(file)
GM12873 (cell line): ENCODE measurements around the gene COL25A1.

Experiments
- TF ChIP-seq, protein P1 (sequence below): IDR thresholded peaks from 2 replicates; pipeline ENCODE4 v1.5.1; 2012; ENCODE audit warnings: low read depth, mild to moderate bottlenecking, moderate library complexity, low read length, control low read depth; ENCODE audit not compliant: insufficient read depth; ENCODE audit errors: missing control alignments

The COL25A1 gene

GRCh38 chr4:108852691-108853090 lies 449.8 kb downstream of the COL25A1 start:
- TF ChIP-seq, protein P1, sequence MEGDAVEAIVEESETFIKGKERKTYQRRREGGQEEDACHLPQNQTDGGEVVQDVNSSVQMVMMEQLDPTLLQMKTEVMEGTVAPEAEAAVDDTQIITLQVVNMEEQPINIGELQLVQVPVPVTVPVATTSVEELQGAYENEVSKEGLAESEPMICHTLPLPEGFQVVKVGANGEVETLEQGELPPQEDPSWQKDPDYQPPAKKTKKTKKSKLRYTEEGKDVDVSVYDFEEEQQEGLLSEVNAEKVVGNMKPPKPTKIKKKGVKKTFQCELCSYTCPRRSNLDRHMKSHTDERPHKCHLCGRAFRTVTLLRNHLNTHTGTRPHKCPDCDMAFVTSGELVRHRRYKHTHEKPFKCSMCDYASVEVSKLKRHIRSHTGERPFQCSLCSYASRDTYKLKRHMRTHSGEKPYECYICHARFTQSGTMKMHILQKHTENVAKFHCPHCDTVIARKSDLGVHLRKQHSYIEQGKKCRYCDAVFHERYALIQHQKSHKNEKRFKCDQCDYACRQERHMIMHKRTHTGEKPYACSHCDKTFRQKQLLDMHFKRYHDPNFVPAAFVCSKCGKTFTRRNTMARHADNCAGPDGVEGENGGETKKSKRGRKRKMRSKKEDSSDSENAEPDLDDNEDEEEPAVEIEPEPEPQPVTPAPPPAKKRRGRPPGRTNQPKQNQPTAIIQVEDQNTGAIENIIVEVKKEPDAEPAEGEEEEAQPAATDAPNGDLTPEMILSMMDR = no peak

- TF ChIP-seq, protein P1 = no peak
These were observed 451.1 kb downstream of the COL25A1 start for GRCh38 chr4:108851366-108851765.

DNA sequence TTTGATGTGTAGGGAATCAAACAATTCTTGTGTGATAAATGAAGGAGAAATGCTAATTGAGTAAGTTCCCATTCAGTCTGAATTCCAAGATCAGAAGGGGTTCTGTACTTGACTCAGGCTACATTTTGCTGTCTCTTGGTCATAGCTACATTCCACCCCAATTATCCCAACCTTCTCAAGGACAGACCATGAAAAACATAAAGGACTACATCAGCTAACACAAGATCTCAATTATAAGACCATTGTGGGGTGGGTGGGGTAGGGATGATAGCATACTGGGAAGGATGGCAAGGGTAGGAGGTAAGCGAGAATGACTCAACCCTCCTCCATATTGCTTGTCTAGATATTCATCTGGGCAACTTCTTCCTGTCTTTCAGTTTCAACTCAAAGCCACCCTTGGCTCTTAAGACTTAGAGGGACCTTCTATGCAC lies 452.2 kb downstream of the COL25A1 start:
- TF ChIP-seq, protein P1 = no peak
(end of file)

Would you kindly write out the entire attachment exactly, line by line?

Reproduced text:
GM12873 (cell line): ENCODE measurements around the gene COL25A1.

Experiments
- TF ChIP-seq, protein P1 (sequence below): IDR thresholded peaks from 2 replicates; pipeline ENCODE4 v1.5.1; 2012; ENCODE audit warnings: low read depth, mild to moderate bottlenecking, moderate library complexity, low read length, control low read depth; ENCODE audit not compliant: insufficient read depth; ENCODE audit errors: missing control alignments

The COL25A1 gene

GRCh38 chr4:108852691-108853090 lies 449.8 kb downstream of the COL25A1 start:
- TF ChIP-seq, protein P1, sequence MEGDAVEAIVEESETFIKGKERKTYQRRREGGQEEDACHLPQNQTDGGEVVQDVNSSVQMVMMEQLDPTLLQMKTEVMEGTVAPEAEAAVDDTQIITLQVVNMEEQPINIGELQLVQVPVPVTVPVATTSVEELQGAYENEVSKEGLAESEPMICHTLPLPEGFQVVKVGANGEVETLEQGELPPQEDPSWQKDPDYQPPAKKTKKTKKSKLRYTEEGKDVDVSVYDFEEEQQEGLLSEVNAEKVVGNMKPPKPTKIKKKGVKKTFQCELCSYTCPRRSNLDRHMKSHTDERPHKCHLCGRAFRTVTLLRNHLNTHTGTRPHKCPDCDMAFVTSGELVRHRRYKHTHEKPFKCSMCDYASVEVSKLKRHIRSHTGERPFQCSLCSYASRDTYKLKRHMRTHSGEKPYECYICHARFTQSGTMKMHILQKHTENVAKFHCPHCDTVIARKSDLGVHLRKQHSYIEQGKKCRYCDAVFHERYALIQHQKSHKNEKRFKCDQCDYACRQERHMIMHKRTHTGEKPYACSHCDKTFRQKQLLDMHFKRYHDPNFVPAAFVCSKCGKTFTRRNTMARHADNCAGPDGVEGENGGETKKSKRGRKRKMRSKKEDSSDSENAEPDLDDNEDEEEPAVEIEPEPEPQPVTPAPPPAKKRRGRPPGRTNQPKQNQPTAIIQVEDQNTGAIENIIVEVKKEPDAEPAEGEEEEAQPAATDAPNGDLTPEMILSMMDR = no peak

- TF ChIP-seq, protein P1 = no peak
These were observed 451.1 kb downstream of the COL25A1 start for GRCh38 chr4:108851366-108851765.

DNA sequence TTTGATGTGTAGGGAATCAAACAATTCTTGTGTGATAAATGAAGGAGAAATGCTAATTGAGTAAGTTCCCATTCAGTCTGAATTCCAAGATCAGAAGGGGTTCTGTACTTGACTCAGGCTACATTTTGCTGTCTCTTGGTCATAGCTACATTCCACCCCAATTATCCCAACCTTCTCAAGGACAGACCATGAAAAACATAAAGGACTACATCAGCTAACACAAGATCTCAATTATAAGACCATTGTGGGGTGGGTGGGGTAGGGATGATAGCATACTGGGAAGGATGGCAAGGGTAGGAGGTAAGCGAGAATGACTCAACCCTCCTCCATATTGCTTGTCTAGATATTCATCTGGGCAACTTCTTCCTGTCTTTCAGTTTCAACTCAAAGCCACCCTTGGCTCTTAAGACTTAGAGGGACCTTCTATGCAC lies 452.2 kb downstream of the COL25A1 start:
- TF ChIP-seq, protein P1 = no peak